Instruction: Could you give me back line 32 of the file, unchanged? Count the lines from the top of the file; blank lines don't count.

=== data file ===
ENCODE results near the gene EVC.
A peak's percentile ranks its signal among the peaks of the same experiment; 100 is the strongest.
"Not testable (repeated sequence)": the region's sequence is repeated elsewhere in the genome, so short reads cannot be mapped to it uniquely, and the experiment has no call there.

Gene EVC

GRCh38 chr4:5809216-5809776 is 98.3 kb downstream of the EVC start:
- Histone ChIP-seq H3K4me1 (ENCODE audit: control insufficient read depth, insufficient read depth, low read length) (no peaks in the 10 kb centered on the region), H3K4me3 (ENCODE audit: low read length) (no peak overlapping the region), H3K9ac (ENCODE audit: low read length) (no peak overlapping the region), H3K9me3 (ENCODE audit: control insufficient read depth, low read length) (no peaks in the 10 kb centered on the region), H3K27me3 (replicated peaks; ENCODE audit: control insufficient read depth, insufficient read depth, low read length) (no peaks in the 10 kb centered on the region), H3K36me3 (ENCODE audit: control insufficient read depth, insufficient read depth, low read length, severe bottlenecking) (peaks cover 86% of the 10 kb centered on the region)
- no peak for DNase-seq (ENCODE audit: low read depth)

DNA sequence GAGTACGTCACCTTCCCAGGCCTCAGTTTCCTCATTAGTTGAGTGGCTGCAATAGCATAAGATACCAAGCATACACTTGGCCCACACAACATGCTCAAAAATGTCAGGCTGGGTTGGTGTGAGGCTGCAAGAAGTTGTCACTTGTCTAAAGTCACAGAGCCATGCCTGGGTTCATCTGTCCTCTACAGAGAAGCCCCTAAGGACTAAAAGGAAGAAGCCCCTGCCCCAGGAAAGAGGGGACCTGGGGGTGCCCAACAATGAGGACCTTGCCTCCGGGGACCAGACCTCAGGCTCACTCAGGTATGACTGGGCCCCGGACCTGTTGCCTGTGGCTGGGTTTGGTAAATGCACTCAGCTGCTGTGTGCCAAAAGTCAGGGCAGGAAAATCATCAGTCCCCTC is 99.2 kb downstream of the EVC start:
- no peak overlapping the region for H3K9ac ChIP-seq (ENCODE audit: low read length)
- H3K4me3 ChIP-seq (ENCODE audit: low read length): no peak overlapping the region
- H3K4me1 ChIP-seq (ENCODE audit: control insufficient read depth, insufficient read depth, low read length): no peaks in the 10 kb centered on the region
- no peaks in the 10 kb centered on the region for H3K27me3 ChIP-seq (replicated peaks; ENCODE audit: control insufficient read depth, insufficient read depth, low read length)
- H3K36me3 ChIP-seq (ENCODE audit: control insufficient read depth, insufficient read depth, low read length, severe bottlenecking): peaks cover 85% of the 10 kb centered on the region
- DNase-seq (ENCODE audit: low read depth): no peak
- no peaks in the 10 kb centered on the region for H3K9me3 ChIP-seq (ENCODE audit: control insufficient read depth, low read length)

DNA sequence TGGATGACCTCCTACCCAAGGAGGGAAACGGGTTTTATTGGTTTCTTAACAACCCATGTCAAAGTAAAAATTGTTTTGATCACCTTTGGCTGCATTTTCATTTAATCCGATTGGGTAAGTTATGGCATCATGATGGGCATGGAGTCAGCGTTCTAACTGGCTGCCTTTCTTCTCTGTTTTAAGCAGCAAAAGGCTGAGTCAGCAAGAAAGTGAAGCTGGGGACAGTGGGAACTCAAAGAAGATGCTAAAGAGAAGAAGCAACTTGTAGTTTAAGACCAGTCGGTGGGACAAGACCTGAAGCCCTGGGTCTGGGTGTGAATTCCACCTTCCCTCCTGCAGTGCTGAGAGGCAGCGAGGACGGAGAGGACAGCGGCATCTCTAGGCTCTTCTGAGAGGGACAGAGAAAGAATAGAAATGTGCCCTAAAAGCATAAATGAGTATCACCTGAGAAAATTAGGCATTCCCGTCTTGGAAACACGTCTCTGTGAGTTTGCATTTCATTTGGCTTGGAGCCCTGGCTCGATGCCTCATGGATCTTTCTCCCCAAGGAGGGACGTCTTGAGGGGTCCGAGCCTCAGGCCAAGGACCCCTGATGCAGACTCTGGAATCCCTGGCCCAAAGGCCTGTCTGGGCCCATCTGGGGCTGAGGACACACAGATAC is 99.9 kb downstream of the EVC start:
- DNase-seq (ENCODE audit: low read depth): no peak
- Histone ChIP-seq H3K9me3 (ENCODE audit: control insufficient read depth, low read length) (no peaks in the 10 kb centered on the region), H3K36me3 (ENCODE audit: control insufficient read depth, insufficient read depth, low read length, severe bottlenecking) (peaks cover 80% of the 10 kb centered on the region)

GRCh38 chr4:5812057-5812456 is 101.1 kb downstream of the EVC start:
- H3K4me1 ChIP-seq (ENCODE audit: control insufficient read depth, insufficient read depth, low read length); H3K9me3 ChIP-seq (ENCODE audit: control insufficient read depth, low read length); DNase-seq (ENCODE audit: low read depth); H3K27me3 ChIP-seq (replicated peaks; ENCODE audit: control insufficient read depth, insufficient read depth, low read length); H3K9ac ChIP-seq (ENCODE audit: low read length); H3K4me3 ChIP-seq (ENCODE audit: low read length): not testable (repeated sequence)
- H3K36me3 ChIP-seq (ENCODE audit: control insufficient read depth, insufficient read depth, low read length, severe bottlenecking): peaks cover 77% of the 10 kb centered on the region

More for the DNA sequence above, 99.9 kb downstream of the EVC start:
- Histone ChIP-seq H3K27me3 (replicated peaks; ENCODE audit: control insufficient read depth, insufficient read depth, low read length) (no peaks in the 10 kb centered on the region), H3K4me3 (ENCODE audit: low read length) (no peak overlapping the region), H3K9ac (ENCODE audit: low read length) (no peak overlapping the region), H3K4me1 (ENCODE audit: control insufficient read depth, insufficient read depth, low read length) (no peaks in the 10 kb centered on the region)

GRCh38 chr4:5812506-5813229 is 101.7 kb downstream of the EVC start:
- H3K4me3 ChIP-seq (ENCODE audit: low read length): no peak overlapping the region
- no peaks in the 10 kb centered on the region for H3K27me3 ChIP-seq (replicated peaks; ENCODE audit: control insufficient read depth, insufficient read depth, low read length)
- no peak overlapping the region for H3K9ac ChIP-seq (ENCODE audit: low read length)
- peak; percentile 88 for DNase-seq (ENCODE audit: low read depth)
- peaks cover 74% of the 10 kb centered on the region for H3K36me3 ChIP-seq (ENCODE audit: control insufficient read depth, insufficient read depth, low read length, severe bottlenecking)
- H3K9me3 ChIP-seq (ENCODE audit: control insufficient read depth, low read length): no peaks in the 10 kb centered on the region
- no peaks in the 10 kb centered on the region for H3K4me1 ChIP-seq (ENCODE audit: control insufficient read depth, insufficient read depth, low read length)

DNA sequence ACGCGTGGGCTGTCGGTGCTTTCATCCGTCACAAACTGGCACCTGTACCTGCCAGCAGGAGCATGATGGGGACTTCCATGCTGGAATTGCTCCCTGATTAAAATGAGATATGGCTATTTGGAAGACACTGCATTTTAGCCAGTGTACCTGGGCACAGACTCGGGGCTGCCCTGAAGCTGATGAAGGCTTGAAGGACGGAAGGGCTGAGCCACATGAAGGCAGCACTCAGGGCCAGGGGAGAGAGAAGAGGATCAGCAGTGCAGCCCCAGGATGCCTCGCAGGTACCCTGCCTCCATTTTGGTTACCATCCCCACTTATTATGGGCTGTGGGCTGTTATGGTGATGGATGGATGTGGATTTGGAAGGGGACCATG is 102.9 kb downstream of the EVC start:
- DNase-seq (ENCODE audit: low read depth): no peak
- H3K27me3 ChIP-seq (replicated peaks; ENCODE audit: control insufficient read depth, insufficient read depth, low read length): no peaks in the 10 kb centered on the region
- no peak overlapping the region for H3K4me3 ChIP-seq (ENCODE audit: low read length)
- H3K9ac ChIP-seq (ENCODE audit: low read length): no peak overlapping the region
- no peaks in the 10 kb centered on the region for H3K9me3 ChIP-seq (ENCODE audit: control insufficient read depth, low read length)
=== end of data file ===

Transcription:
DNA sequence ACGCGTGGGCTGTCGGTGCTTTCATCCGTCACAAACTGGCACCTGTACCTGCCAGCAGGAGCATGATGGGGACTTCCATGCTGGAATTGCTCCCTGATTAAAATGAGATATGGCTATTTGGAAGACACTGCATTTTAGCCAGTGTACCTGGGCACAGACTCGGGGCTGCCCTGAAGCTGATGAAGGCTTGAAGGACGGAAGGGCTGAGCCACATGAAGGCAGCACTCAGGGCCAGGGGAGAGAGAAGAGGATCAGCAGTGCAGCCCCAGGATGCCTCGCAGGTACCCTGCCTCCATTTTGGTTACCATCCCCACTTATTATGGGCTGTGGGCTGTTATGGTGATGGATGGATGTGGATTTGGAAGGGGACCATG is 102.9 kb downstream of the EVC start: